In this week’s Anthony Sampson lecture 2011, the editor of the Guardian, Alan Rusbridger, went well beyond his title, ‘The long, slow road to libel reform’, and tried to show how defamation, privacy outrage, the scandal of phone hacking, and weak self-regulation are all connected.
Can all these discussions all take place in isolation from each other? Can you really discuss libel and privacy without also asking whether self-regulation actually works? Can you pull at the tangled issues of libel without considering how you define the public interest in privacy cases? How, MPs reasonably ask, can we as an industry argue that self-regulation works when it evidently failed quite spectacularly over phone hacking?
His speech, at City University London, drew on a previous lecture given at the same location 14 years ago. In that talk, the James Cameron lecture 1997, he talked about the relationship between privacy and libel, in anticipation of Article 8. To his surprise – he was “hardly the first person in the world to make the link” – he rather annoyed his peers.
It seemed to me quite likely that it might have significant consequences, and that editors might not like very much judges introducing a “backdoor” privacy law. So I asked whether something be said for going through the front door – i.e. go to the politicians and propose a bargain – no steps towards privacy unless they were accompanied by a complete reform of laws to do with libel and freedom of information. So that, in my innocence, was one of the things I touched on in my little lecture. Little did I know that it was considered very poor form to voice such thoughts aloud. I thought I was just giving a lecture at City. How wrong could you be? I had unwittingly breached some fundamental “no surrender” protocol for editors speaking in public.
But now, he said on Tuesday evening, “quite a lot has changed”.
Re-reading the Cameron lecture I don’t think you could say the ideas raised then were so totally mad. Article 8 of the HRA has developed in a way which has led some influential figures in the press now to argue that it would, indeed, be better to have parliament set the rules on privacy than let unelected judges make it up as they go along. Indeed, last month no less a figure than the prime minister weighed in on the issue, declaring himself “a little uneasy” at the judges and hinting that parliament may have to declare its position. So it looks as if some sort of consensus may now be developing that it mightn’t be a bad idea, after all, to trust parliament to discuss this.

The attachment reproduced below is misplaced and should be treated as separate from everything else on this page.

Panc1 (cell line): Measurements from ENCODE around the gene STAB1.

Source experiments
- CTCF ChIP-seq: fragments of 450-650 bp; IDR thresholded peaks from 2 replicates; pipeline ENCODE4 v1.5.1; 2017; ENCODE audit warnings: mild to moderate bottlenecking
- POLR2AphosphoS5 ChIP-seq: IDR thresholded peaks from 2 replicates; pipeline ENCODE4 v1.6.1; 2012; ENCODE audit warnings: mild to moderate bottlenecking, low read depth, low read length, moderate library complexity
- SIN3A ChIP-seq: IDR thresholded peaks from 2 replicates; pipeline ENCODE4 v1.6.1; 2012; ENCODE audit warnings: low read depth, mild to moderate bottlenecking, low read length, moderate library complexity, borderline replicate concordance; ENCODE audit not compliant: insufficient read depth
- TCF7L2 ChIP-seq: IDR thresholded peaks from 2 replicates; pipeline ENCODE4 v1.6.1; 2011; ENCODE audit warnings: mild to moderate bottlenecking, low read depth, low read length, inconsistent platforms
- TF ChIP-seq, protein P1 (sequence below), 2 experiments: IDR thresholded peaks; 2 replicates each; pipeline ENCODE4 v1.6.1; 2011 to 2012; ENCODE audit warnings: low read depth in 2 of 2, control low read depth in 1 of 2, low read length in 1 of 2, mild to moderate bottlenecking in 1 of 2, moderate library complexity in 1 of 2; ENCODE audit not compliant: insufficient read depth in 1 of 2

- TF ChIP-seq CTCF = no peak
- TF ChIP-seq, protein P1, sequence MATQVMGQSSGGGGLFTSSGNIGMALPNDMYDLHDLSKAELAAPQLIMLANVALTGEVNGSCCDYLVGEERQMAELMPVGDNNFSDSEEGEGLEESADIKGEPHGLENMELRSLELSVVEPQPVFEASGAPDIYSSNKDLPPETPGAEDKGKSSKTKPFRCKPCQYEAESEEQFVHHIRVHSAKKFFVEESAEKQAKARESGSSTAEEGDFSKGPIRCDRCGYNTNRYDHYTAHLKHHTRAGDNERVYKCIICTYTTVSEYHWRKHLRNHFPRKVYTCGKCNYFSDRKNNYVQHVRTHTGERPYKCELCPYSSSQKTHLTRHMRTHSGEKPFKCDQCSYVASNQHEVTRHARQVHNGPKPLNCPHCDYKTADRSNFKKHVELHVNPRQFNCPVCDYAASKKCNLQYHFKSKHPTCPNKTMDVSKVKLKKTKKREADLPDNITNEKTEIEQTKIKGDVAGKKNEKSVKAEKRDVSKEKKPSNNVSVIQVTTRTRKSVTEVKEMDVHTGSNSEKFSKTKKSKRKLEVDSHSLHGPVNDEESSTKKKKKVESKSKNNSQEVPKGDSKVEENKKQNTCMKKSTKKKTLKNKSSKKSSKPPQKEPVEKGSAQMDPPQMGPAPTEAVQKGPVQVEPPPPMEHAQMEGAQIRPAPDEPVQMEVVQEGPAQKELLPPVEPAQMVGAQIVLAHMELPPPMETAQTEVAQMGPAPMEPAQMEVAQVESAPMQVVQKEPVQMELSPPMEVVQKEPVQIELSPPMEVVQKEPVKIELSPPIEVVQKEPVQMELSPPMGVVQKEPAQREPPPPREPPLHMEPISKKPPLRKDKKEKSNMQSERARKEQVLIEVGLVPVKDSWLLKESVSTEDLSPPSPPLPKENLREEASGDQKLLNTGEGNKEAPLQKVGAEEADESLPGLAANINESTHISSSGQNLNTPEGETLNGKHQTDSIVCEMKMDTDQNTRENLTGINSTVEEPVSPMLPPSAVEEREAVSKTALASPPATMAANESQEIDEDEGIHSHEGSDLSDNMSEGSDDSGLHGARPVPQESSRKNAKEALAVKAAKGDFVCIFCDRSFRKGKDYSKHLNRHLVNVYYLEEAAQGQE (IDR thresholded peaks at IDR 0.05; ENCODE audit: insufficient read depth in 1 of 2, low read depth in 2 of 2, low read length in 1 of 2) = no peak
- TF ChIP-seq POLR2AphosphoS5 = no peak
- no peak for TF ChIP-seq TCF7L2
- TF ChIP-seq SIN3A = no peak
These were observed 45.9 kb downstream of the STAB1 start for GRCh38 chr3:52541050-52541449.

There’s no need to report his 2011 speech in detail, readers can find it in full here (indeed, the text went online before Rusbridger had even finished delivering it) but some of his comments on privacy are worth extracting.
As Inforrm has tried to point out in a number of recent posts, there is a distinction between injunctions whose existence cannot be reported (super injunctions) and anonymous privacy injunctions. In supporting this position, Rusbridger referenced an article by lawyer Mark Thomson, published on this site:
But let’s not muddle them with anonymised judgments or privacy injunctions, where we can report the cases, but not who’s involved. One media specialist lawyer says there were 11 “ordinary” injunctions between January and March, two of which were brought against newspapers and at least four of which involved attempted blackmail. In the first three weeks of April there were six more privacy injunctions, two involving the media.